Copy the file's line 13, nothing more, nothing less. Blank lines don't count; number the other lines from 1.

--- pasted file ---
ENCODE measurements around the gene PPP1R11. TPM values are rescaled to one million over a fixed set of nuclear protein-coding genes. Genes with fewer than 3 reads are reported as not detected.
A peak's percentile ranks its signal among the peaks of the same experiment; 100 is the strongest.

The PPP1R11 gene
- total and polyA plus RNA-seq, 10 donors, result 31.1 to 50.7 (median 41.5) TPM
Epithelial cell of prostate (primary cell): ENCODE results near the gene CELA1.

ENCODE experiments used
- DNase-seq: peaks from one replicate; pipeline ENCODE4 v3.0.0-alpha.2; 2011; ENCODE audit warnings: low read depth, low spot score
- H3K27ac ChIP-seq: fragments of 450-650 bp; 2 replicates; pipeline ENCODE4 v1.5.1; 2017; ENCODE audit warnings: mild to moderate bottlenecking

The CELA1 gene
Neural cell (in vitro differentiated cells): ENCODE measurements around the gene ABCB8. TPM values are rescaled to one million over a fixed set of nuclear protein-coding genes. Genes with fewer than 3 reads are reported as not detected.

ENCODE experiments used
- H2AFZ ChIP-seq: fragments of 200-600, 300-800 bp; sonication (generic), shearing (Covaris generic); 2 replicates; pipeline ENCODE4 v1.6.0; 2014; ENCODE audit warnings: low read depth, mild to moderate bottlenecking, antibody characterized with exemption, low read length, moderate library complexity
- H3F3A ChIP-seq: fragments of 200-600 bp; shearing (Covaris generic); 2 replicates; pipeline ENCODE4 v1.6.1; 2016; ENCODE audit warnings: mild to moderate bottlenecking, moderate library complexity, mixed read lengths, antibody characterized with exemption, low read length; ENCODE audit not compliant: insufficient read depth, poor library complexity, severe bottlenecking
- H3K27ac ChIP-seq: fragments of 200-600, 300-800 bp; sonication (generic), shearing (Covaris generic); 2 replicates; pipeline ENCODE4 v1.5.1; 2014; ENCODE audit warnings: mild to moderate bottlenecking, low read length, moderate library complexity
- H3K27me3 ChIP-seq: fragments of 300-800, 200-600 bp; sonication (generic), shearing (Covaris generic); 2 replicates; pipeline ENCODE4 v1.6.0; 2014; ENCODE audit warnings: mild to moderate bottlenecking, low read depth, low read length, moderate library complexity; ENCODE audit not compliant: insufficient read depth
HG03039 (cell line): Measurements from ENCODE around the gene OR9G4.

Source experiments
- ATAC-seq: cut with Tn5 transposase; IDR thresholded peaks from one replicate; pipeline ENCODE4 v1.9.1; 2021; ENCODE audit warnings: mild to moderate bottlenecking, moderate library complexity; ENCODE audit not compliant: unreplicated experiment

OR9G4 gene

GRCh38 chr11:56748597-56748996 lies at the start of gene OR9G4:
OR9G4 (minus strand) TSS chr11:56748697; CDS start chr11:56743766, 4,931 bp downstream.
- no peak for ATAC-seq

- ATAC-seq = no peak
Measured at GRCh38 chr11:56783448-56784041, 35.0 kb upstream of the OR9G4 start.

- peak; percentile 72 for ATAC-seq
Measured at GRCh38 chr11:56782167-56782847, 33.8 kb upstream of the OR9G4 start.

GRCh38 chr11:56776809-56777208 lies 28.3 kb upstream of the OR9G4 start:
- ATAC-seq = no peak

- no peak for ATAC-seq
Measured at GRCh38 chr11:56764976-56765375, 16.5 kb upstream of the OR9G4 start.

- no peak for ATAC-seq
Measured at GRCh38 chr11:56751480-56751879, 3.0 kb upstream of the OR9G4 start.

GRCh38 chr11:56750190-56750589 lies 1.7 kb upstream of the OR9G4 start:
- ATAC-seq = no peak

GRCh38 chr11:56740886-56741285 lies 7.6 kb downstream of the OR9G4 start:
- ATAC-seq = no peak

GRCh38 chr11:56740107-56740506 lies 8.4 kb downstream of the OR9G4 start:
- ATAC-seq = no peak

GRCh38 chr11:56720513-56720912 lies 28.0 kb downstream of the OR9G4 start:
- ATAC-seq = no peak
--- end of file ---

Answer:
- H3F3A ChIP-seq: fragments of 200-600 bp; shearing (Covaris generic); 2 replicates; pipeline ENCODE4 v1.6.1; 2016; ENCODE audit warnings: mild to moderate bottlenecking, moderate library complexity, mixed read lengths, antibody characterized with exemption, low read length; ENCODE audit not compliant: insufficient read depth, poor library complexity, severe bottlenecking